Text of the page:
How to protect your money from inflation, rising rates and falling stock prices


This is an updated version of a story that previously aired on April 28.

So if you’re looking for ways to protect yourself financially, while making the most of what you have, here are some options to consider.

“If you’re not working or looking for a better position, now would be a good time to take advantage of the very strong job market and lock in a position,” said Mari Adam, a Florida-based certified financial planner.

To help you in your search, here are some resume do’s and don’ts.

Take advantage of the real estate boom

If you’ve been hesitating to sell your home, now might be the time. to take the leap.
The housing market is booming, with year-over-year home prices up nearly 15% in April and rents up nearly 17%.
Meanwhile, mortgage rates are now about 2 percentage points higher than they were at the start of this year, making buying a home much more expensive and can dampen demand. “I would suggest anyone thinking of putting their home on the market to do so immediately,” Adam said.

Home loans: Lock in fixed rates now

If you’re about to buy a home or refinance one, get the lowest fixed rate available to you as soon as possible.

That said, “don’t make a big purchase that isn’t right for you just because interest rates might go up. your budget is in trouble no matter how interest rates move in the future,” said Texas-based Certified Financial Planner Lacy Rogers.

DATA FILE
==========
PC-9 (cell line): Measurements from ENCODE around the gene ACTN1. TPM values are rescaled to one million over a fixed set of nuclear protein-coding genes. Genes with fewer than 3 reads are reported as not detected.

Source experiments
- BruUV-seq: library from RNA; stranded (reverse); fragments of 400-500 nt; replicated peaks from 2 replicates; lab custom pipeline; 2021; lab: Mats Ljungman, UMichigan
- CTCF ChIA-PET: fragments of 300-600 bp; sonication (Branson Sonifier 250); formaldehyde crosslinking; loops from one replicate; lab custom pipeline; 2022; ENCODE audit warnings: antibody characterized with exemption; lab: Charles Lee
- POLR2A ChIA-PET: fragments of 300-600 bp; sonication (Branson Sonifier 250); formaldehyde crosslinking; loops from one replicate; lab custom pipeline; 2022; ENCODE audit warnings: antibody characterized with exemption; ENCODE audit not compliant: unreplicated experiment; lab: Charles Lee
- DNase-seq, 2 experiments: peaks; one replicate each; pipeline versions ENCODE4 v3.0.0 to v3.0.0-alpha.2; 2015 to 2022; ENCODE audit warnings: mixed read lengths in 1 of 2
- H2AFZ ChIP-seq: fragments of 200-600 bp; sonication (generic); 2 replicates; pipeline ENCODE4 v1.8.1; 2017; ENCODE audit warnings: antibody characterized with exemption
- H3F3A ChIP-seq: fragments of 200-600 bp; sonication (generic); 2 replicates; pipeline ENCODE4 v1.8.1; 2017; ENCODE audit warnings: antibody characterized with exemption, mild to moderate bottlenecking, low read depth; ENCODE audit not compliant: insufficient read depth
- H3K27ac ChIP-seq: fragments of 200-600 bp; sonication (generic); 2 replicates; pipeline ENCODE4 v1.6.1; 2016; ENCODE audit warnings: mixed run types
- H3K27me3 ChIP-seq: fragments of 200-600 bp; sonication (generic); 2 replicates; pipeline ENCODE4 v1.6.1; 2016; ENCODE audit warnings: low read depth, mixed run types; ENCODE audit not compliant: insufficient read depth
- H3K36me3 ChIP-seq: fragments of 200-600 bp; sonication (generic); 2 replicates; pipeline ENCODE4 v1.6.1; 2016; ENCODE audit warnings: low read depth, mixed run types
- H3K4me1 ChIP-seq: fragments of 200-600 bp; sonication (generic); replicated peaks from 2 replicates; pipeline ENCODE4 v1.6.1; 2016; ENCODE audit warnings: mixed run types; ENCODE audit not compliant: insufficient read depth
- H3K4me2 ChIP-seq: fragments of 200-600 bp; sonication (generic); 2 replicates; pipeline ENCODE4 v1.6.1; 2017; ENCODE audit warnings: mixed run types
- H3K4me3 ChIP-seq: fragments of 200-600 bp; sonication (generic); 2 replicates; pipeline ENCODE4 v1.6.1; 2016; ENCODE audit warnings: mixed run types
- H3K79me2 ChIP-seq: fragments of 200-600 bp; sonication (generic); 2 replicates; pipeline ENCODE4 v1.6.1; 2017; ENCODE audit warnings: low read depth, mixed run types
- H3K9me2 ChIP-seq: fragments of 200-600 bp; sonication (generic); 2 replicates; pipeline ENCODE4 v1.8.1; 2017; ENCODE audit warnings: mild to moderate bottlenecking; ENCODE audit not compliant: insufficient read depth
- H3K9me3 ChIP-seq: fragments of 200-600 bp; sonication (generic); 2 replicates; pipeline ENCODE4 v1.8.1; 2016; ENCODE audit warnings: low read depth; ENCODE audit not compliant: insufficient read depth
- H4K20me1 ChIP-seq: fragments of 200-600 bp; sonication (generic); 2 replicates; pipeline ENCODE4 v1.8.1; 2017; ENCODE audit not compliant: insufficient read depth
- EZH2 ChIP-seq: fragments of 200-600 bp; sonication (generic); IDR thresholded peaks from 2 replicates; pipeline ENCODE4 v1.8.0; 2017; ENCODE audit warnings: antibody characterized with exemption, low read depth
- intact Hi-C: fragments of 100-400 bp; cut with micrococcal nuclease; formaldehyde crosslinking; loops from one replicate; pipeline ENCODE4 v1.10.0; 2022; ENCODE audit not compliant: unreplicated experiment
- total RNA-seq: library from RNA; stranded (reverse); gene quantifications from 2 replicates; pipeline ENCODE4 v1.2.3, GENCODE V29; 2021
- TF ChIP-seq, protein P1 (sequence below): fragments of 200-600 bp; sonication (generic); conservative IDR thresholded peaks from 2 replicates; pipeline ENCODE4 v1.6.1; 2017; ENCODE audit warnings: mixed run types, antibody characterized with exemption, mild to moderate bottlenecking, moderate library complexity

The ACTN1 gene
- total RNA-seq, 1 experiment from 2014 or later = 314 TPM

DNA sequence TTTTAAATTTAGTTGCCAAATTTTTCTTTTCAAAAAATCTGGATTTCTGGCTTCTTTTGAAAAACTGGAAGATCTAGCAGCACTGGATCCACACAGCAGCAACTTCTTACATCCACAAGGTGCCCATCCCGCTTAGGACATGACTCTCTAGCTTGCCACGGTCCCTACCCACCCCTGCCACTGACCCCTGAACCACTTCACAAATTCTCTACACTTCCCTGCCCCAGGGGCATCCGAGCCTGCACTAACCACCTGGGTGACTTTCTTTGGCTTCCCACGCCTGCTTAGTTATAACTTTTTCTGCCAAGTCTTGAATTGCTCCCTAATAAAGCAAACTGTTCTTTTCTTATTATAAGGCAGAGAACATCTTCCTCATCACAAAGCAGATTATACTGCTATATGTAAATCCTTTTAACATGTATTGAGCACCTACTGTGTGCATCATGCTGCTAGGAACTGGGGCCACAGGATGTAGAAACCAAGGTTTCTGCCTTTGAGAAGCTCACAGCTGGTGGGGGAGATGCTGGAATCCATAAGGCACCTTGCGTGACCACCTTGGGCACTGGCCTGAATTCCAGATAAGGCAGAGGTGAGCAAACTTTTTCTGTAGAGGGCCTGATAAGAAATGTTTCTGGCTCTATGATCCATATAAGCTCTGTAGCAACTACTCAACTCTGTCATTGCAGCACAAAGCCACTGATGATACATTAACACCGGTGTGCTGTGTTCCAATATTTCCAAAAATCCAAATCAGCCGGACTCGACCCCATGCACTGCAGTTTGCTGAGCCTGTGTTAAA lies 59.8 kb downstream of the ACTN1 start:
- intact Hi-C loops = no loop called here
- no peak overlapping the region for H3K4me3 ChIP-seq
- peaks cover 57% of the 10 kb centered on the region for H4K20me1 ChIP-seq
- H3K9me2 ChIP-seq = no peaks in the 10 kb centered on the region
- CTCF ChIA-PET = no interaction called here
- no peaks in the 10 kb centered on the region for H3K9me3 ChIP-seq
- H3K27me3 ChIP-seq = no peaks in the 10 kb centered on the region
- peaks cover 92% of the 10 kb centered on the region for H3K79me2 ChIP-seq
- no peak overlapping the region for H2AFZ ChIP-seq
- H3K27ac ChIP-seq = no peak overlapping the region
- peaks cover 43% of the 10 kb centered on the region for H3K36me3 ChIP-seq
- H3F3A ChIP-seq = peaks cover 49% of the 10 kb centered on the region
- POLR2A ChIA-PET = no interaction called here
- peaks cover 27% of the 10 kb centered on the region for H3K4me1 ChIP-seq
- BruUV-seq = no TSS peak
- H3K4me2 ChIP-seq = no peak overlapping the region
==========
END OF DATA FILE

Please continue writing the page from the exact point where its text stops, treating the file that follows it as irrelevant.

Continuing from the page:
If you already have an adjustable rate home equity line of credit and used part of it to complete a home improvement project, ask your lender if they would be willing to fix the rate on your outstanding balance, creating a home fixed-rate equity loan, suggested Greg McBride, chief financial analyst at

If that’s not possible, consider paying off that balance by taking out a HELOC from another lender at a lower promotional rate, McBride said.

Cover your short-term cash needs

Having liquid assets to cover you in case of an emergency or a severe market downturn is always a good idea. But it’s especially crucial when dealing with big events beyond your control, including layoffs, which typically increase during recessions.

This means having enough money set aside in cash, money market funds, or short-term fixed-income instruments to cover several months of living expenses, emergencies, or any large anticipated expenses (e.g., down payment). or tuition).

This is also advisable if you are near or retired. In that case, you might want to set aside a year or more of living expenses than you would normally pay with withdrawals from your wallet, said Rob Williams, managing director of financial planning, retirement income and wealth management at Charles Schwab. This should be the amount you would need to supplement your fixed income payments, such as Social Security or a private pension.

Additionally, Williams suggests having two to four years in low-volatility investments like a short-term bond fund. This will help you ride out market downturns and give your investments time to recover.

Credit cards: minimize the bite

If you have balances on your credit cards — which typically have high variable interest rates — consider transferring them to a zero-rate balance transfer card that locks in a zero rate for 12 to 21 months, McBride suggested. .

“It insulates you from rate hikes over the next year and a half, and it gives you a clear track to pay off your debt once and for all,” he said. “Less debt and more savings will make you more resilient to rising interest rates, which is especially helpful if the economy deteriorates.”